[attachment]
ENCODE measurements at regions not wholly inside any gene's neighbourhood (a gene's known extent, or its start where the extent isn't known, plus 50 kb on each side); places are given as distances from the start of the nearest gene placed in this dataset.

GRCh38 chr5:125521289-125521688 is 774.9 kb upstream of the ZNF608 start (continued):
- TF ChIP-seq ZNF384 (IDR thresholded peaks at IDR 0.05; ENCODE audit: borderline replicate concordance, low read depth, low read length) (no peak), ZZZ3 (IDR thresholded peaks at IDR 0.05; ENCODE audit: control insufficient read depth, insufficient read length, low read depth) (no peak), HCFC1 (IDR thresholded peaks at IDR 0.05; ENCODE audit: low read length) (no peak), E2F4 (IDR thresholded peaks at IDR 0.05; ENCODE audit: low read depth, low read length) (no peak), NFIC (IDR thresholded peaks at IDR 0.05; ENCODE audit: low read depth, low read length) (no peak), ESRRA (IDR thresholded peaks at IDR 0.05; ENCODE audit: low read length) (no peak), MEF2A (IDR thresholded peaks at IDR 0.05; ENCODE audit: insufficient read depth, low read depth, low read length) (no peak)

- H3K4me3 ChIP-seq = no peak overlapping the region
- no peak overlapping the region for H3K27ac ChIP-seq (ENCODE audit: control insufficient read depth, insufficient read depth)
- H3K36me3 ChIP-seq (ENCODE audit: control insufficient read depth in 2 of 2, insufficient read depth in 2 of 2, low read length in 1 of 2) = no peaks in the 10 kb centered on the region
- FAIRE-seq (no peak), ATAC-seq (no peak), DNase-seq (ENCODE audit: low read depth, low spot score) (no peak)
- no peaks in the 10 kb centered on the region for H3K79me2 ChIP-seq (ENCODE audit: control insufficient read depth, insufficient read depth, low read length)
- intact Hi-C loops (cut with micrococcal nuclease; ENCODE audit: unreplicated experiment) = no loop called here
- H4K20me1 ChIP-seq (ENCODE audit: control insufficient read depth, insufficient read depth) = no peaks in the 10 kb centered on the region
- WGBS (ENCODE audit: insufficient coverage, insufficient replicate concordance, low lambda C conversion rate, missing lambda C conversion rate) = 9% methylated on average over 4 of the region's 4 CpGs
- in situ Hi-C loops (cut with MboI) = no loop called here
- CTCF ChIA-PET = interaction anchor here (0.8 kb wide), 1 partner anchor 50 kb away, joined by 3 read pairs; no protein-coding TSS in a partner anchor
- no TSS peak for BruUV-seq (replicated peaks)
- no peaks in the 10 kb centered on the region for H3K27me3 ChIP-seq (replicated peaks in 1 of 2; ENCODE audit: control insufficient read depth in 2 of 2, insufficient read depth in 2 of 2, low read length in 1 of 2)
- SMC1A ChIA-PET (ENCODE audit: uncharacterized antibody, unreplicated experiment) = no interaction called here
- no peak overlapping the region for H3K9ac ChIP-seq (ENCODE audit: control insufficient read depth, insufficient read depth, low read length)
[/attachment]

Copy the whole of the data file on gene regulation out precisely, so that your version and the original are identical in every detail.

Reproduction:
ENCODE measurements at regions not wholly inside any gene's neighbourhood (a gene's known extent, or its start where the extent isn't known, plus 50 kb on each side); places are given as distances from the start of the nearest gene placed in this dataset.

GRCh38 chr5:125521289-125521688 is 774.9 kb upstream of the ZNF608 start (continued):
- TF ChIP-seq ZNF384 (IDR thresholded peaks at IDR 0.05; ENCODE audit: borderline replicate concordance, low read depth, low read length) (no peak), ZZZ3 (IDR thresholded peaks at IDR 0.05; ENCODE audit: control insufficient read depth, insufficient read length, low read depth) (no peak), HCFC1 (IDR thresholded peaks at IDR 0.05; ENCODE audit: low read length) (no peak), E2F4 (IDR thresholded peaks at IDR 0.05; ENCODE audit: low read depth, low read length) (no peak), NFIC (IDR thresholded peaks at IDR 0.05; ENCODE audit: low read depth, low read length) (no peak), ESRRA (IDR thresholded peaks at IDR 0.05; ENCODE audit: low read length) (no peak), MEF2A (IDR thresholded peaks at IDR 0.05; ENCODE audit: insufficient read depth, low read depth, low read length) (no peak)

- H3K4me3 ChIP-seq = no peak overlapping the region
- no peak overlapping the region for H3K27ac ChIP-seq (ENCODE audit: control insufficient read depth, insufficient read depth)
- H3K36me3 ChIP-seq (ENCODE audit: control insufficient read depth in 2 of 2, insufficient read depth in 2 of 2, low read length in 1 of 2) = no peaks in the 10 kb centered on the region
- FAIRE-seq (no peak), ATAC-seq (no peak), DNase-seq (ENCODE audit: low read depth, low spot score) (no peak)
- no peaks in the 10 kb centered on the region for H3K79me2 ChIP-seq (ENCODE audit: control insufficient read depth, insufficient read depth, low read length)
- intact Hi-C loops (cut with micrococcal nuclease; ENCODE audit: unreplicated experiment) = no loop called here
- H4K20me1 ChIP-seq (ENCODE audit: control insufficient read depth, insufficient read depth) = no peaks in the 10 kb centered on the region
- WGBS (ENCODE audit: insufficient coverage, insufficient replicate concordance, low lambda C conversion rate, missing lambda C conversion rate) = 9% methylated on average over 4 of the region's 4 CpGs
- in situ Hi-C loops (cut with MboI) = no loop called here
- CTCF ChIA-PET = interaction anchor here (0.8 kb wide), 1 partner anchor 50 kb away, joined by 3 read pairs; no protein-coding TSS in a partner anchor
- no TSS peak for BruUV-seq (replicated peaks)
- no peaks in the 10 kb centered on the region for H3K27me3 ChIP-seq (replicated peaks in 1 of 2; ENCODE audit: control insufficient read depth in 2 of 2, insufficient read depth in 2 of 2, low read length in 1 of 2)
- SMC1A ChIA-PET (ENCODE audit: uncharacterized antibody, unreplicated experiment) = no interaction called here
- no peak overlapping the region for H3K9ac ChIP-seq (ENCODE audit: control insufficient read depth, insufficient read depth, low read length)